A Fresh Incarnation

Merry Christmas!  Again, I would like to welcome our visitors this evening, all those who traveled from near and far to be with us, to celebrate Christmas, the coming of our Savior who took on flesh to be like us.  May this Christmas, be a season of great joy and God’s peace for all of you.

Emmanuel… God with us.  Jesus was incarnate by the Holy Spirit.  Jesus is here.

Why is the incarnation of Christ so important?

Well, as I was looking for this answer I came across a particular passage in the Catechism of the Catholic Church.  This passage literally asks the question:  Why did the Word become flesh? The answer was so beautiful that its what I want to share with you tonight. 

The first reason given is the most obvious.  The catechism says that Jesus was made flesh, 1) in order to save us by reconciling us with God. Christmas is directly connected to Easter.  In order for Jesus to save us, in order for him to die on the cross and rise again, he must first become one of us.  God, speaking through his prophet, says For Jerusalem’s sake I will not be quiet until her vindication shines forth like the dawn! 

2) The Word became flesh so that we might know God’s love.  The whole story of salvation begins with God searching for humanity to be in a relationship with us.  Christ’s incarnation shows us how far God will go to reveal his love to us. 

3) The Word became flesh to be our model of holiness.  Christ came to show us how to love God fully and how to love our neighbor.  He came to heal divisions, heal the brokenhearted, and to show us how to love as God loves.

Finally, 4) The Word became flesh to make us partakers of the divine nature. This is the point that I want to focus on this evening.  For Jewish culture, God has never wholly come down to earth, and humanity has never quite climbed up to him: the distance between God and man always remains. Humanity was starving for a closer relationship with God.  Christ’s incarnation closes the distance between God and us.  Through Jesus, the Divine and humanity meet.

One of my favorite prayers at Mass is probably one most of us never hear.  The reason is its one of those silent prayers that the priest or deacon prays at the offertory.  That prayer is: By the mystery of this water and wine may we come to share in the divinity of Christ who humbled himself to share in our humanity.  The gift of Jesus’ incarnation, is that it allows us to be closer to God than we can ever imagine.  And further, God has come close to us.  God has walked our walk, talked our talk, and experienced what we have experienced.  Christ’s life, everything about it, shows us that there is nothing we can experience where we cannot find him.  Christ is always with us.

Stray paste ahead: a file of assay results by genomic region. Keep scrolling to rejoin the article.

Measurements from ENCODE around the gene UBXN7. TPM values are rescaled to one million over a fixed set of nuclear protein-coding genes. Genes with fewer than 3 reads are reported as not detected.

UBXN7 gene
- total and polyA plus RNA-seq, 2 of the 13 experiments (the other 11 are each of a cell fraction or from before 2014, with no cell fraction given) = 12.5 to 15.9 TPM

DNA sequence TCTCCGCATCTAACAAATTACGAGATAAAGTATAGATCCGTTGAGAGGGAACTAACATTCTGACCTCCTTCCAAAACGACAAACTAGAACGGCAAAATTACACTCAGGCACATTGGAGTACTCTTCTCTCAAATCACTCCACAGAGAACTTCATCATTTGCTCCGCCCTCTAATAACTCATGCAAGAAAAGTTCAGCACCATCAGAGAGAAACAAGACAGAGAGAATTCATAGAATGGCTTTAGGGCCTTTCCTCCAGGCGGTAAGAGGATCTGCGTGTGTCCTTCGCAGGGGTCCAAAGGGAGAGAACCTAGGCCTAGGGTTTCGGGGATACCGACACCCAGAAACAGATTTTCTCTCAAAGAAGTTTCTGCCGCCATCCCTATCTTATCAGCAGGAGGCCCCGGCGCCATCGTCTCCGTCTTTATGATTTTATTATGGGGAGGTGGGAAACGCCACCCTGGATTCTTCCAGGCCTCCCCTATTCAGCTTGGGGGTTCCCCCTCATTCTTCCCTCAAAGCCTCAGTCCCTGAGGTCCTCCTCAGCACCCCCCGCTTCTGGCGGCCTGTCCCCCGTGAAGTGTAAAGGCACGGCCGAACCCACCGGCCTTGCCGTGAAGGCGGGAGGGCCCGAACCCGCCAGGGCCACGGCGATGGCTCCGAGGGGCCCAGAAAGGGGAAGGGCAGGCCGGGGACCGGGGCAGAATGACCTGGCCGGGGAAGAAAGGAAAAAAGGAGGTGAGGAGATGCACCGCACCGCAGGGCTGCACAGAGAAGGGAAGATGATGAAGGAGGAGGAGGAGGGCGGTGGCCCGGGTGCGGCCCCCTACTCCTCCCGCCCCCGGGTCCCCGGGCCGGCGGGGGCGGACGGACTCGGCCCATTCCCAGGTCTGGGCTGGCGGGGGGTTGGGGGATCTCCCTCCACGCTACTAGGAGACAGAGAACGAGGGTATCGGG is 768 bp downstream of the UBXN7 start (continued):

Friends, when I was ordained a priest last June, Bishop Walkowiak in his homily encouraged my brothers and me to live our lives in such a way that it is “a fresh incarnation”.  He said, your hands, “the hands of the priest, become Christ’s hands in order to heal.”  Then he finished by saying, brothers, “lay down your lives for the Lord who loves you.”  I have never forgotten this.  I use it sort of as an examination of conscience, a gut check if you will, for how well I am responding to God’s call to bring Christ’s healing love into the world. 

But this is a beautiful message for each of us here.  We can each reflect on this question: “Is my life a fresh incarnation”?  Or, are our lives living examples of Jesus Christ in the world.  In other words, when people see us, do they see the Christ?

Brothers and Sisters in Christ, the only reason that it is possible for us to be “a fresh incarnation” is because Christ became one of us.